It depends on the case.
If a defendant is sentenced to jail in a Nevada misdemeanor case, the defense attorney can always ask the judge if he/she would allow the defendant to do the time at home instead. Defendants with an otherwise clean record are more likely candidates for “house arrest” (also called “home confinement”) in Nevada than those with a criminal history. House arrest is also a typical sentencing term of both misdemeanor and felony Nevada DUI Court programs.
House arrest in Nevada can be expensive for the defendant. He/she has to pay for and wear an electronic monitoring device so that the state can track his/her movements. And the defendant is subject to unscheduled visits from probation officers and drug testing. Furthermore, violating the terms of house arrest in Nevada could result in increased jail time.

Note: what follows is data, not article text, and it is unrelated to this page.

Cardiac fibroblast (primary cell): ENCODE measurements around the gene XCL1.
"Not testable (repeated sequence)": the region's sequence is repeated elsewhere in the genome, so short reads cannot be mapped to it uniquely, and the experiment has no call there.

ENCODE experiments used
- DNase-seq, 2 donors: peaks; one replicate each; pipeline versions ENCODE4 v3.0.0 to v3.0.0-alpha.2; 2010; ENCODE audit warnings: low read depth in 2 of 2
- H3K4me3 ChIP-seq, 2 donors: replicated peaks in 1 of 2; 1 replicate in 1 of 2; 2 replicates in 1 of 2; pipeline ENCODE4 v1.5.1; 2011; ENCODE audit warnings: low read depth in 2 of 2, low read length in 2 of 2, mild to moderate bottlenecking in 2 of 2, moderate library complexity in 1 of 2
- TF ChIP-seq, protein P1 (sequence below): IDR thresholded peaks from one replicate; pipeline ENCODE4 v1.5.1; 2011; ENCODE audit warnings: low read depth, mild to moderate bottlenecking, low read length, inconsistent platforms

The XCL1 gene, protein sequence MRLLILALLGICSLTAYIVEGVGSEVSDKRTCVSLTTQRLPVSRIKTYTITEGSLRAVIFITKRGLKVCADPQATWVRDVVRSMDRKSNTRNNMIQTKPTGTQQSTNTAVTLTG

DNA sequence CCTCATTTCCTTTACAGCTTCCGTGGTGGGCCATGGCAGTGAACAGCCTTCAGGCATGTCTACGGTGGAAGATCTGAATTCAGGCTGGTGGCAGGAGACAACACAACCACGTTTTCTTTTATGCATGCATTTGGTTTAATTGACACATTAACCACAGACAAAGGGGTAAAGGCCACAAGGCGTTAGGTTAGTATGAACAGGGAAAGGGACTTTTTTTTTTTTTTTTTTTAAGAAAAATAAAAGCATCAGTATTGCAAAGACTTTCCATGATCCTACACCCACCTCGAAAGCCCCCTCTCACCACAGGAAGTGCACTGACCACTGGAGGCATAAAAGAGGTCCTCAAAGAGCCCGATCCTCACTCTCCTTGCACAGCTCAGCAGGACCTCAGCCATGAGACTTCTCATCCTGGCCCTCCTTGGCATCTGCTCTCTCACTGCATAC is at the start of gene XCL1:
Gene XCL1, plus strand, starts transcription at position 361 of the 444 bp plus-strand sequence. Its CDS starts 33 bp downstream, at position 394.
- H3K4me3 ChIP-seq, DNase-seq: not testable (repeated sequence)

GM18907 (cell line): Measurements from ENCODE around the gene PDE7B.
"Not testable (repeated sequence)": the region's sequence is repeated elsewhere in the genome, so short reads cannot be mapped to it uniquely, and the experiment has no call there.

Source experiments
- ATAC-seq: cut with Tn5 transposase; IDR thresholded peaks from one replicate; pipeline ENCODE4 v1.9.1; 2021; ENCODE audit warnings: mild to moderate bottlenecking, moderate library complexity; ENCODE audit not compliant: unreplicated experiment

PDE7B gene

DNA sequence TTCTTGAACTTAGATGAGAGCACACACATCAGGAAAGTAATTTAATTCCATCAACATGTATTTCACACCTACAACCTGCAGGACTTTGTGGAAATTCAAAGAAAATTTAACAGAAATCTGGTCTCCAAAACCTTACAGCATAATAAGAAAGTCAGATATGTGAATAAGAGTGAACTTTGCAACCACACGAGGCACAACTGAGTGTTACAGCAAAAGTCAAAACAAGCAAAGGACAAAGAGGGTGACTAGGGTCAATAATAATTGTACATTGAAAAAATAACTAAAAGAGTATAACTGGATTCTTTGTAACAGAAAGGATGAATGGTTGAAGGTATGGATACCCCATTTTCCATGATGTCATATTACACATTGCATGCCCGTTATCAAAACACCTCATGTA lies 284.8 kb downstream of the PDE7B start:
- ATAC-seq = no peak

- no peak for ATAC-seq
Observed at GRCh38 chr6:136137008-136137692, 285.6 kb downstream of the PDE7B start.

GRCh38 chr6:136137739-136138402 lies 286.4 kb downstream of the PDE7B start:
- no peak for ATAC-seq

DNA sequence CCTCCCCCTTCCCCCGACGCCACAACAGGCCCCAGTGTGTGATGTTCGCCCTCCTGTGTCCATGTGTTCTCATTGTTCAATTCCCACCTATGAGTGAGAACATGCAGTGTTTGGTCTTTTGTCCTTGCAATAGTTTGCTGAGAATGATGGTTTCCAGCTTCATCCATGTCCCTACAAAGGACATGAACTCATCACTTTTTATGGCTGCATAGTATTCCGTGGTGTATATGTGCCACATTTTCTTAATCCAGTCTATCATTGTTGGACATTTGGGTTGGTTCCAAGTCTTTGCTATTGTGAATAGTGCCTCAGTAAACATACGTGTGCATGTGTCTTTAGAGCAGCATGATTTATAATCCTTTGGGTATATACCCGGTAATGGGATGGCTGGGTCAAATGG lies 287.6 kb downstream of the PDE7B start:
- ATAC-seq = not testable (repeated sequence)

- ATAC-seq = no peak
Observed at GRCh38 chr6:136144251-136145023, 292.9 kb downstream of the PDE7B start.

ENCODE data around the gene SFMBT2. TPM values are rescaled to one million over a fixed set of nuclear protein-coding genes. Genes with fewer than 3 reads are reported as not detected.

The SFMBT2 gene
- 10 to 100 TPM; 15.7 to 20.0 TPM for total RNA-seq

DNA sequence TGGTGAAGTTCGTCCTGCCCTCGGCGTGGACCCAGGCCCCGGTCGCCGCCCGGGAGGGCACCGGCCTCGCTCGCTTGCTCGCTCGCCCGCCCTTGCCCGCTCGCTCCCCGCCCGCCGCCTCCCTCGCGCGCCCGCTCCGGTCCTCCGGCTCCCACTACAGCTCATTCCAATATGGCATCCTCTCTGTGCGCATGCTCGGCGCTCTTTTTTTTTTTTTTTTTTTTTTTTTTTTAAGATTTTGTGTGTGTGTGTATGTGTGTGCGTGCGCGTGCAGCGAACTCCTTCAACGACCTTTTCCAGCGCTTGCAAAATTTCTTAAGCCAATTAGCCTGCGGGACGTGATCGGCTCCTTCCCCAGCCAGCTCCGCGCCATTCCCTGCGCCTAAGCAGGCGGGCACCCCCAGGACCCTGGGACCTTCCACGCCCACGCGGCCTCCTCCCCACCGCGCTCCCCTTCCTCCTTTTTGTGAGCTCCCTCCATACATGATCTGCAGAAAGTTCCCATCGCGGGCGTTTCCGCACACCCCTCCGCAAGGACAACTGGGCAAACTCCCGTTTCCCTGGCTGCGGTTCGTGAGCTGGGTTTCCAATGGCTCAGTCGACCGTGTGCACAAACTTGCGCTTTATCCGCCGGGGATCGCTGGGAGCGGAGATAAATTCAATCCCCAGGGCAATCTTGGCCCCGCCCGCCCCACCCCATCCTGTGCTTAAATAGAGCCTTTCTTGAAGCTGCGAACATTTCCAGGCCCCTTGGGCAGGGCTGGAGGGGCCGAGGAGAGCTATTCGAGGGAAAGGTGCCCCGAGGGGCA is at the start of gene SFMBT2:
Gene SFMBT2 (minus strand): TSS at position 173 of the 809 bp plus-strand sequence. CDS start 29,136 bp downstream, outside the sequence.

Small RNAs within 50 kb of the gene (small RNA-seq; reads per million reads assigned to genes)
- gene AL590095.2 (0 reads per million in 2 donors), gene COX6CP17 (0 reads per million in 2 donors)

House arrest can also be an option for some defendants still awaiting trial in Nevada: If the judge believes the defendant does not need to be in jail but should not be at liberty either, the judge may order that the defendant stays at home with electronic monitoring pending the result of the trial. This typically happens in high-profile white-collar crime cases. Read more information about Nevada home confinement laws, and refer to our article, “What are Nevada sentencing hearings?“